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- To: <Aquatic-Plants at actwin_com>
- Subject: Re: iron
- From: Thomas Barr <tcbiii at earthlink_net>
- Date: Wed, 01 Aug 2001 11:41:02 -0700
- In-Reply-To: <200108010748.f717m3w18987 at actwin_com>
- User-Agent: Microsoft-Outlook-Express-Macintosh-Edition/5.02.2022
> One simple conclusion seems unavoidable; the plants are *not* using the
> chelated iron that we diligently add and carefully measure. Rather,
> they are using the much lower levels of ionic iron that are released as
> the chelate breaks down.
I think you got it. Or they use the Fe3+ when they need it and convert it
themselves once they pull it in. Some let the bacteria do the work or the
It takes less energy to use the Fe2+ but it IS a trace element and does not
require a huge energy expenditure relative to the whole plant. Iron doesn't
evaporate either. I did not add any iron to the gravel of a number of tanks.
They did quite well. No laterite etc. Snail poop and traces add to the water
> Plants probably won't use the chelated iron
> directly unless they are already iron-stressed, which appears as a
> visible iron deficiency.
This could be plant species specific?
> Some of us avoid the visible symptoms of iron
> deficiency by adding very high concentrations of chelated iron to the
> water column. Ionic iron is only briefly available as the chelate
> breaks down, and keeping high levels of chelated iron makes sure that
> the ionic iron is always sufficient to meet the plants' needs.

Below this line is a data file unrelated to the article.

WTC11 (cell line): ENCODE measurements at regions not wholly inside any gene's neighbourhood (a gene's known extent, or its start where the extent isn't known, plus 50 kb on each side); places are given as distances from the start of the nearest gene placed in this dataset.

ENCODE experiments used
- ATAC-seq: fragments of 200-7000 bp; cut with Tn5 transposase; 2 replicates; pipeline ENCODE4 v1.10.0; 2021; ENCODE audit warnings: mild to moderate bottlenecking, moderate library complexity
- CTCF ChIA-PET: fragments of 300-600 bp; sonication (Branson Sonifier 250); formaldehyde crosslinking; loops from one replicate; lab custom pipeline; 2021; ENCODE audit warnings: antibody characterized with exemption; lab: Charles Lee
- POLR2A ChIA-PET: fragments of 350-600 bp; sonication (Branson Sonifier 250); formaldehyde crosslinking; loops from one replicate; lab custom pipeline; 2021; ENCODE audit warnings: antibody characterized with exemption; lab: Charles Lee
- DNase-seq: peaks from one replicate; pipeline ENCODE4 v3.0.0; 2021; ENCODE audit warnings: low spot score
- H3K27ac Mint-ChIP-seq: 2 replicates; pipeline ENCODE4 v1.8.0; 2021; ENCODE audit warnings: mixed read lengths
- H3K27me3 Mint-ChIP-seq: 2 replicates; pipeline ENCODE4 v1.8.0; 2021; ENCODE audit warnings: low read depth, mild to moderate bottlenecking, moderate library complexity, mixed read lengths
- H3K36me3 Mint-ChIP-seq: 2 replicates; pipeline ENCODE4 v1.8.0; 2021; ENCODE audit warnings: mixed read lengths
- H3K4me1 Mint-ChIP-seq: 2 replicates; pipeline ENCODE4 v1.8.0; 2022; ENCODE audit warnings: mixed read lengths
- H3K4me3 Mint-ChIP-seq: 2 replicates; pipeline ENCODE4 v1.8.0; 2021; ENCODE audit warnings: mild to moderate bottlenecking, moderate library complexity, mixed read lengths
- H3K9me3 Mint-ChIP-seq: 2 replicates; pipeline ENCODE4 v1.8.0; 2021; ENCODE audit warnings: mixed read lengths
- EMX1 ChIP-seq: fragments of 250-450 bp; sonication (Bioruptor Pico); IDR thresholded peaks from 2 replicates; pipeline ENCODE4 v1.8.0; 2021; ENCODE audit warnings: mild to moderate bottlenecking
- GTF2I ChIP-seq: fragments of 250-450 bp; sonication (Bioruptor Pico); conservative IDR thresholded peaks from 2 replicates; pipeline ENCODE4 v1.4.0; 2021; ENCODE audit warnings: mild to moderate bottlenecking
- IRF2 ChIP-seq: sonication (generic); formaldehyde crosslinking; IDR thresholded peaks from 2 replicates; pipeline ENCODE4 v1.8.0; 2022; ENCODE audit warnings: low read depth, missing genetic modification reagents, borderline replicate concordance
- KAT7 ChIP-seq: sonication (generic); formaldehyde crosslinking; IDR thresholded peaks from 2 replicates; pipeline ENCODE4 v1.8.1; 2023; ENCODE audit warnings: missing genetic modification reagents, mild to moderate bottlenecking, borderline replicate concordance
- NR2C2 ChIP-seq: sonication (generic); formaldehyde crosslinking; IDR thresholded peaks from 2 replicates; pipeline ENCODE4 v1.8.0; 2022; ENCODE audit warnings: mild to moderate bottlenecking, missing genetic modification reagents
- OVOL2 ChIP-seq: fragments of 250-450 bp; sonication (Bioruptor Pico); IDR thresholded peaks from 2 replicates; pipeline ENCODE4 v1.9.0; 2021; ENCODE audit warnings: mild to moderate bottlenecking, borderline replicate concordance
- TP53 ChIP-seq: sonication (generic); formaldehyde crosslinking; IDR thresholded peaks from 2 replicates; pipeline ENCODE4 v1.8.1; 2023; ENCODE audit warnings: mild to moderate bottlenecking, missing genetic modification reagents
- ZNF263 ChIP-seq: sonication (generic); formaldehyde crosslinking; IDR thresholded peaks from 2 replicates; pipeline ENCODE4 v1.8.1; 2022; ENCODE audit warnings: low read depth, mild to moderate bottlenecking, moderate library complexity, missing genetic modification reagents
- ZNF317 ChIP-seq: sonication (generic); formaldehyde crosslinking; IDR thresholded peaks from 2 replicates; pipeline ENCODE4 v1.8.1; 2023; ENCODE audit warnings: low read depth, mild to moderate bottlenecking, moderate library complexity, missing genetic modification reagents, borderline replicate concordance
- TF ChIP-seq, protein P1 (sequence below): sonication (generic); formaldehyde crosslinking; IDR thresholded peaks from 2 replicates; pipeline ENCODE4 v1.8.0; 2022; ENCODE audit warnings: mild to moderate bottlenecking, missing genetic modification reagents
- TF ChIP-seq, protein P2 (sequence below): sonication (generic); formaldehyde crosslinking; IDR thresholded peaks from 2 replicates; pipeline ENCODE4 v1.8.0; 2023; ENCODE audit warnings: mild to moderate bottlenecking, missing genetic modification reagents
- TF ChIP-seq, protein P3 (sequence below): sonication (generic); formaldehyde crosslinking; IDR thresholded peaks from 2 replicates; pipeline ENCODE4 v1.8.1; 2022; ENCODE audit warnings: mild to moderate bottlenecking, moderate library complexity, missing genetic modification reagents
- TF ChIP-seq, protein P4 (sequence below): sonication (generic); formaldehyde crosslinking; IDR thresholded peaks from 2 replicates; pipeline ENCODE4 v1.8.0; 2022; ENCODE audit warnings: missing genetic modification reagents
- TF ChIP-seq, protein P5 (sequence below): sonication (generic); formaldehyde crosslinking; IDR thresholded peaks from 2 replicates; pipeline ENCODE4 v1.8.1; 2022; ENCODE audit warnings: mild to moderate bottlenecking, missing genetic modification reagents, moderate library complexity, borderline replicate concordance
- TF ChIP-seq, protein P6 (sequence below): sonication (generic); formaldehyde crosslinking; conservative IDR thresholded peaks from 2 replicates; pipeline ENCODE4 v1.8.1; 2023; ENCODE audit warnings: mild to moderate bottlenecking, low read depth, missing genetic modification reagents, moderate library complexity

Perhaps but the plants also get dosed 2-3 time a week so their Fe+2 needs
are being met based on the 20000 times or whatever excess we add.
> High iron levels could cause a number of different problems. The main
> problem is just that you apply way more fertilizer than your plants
> actually use. Also, many of us add iron in a trace mix and use iron
> measurements as an indicator for the adequacy of trace element
> concentrations. It is very possible that as iron levels are pushed
> higher and higher that some other trace element in the mix will reach
> toxic levels. Conceivably any of copper, zinc or boron (just to name
> three) could reach concentrations where plant growth is inhibited and/or
> invertebrates or fry are damaged.
Water change. Unless you get precipitates, copper etc or go plum wild and
overdose the heck out it. You types know who you are:) One guy added PO4
instead of KNO3 at 1/2 teaspoon levels instead of 1/2gram levels....
If I say 1.0ppm or so someone will add over 2ppm etc. More is better.
That's simply not true and will kill fish and not help the plants anymore.
At a certain point you simply just waste your fertilizers and traces.
There's a range that effective. More is wasteful and can cause problems, too
little stunts plants.
> Complicating matters even further, the level of chelated iron that's
> necessary to provide the desired concentration of ionic iron is going to
> depend on a number of poorly constrained variables. Commercial iron
> chelate mixes use at least three different chelating agents (EDTA, DTPA
> and gluconate), all with different decomposition rates. The
> decomposition rate of the chelate (and hence the supply of ionic iron)
> also depends on light intensity, light quality, temperature, and
> probably on bacterial activity. Further, some aquarists keep substrate
> conditions (generally, acidic) that might make it unnecessary to *ever*
> add iron.
Well not in higher lighted tanks. I've tried this now a few times. It does
depend on plant species to some degree. Lower lighted tanks in the 2 watt
range certainly I'd say yes to this. Maybe 3 watt a gallon. But the higher
lighted tanks need both unfortunately. I've tried to get around it but I
just don't think it's possible. To have good growth at higher lighting
levels, we need both sources(gravel and water column). But I get better
growth even on the lower lighting tanks with good high CO2 and nutrients but
less than the higher light tanks on the traces.
> If you need to add iron at levels that are pushing 20000 times the
> essential concentration then maybe it's time to look for be a better way
> to fertilize your tank.
Perhaps, but it works. Why? Why not do this also?
> Roger Miller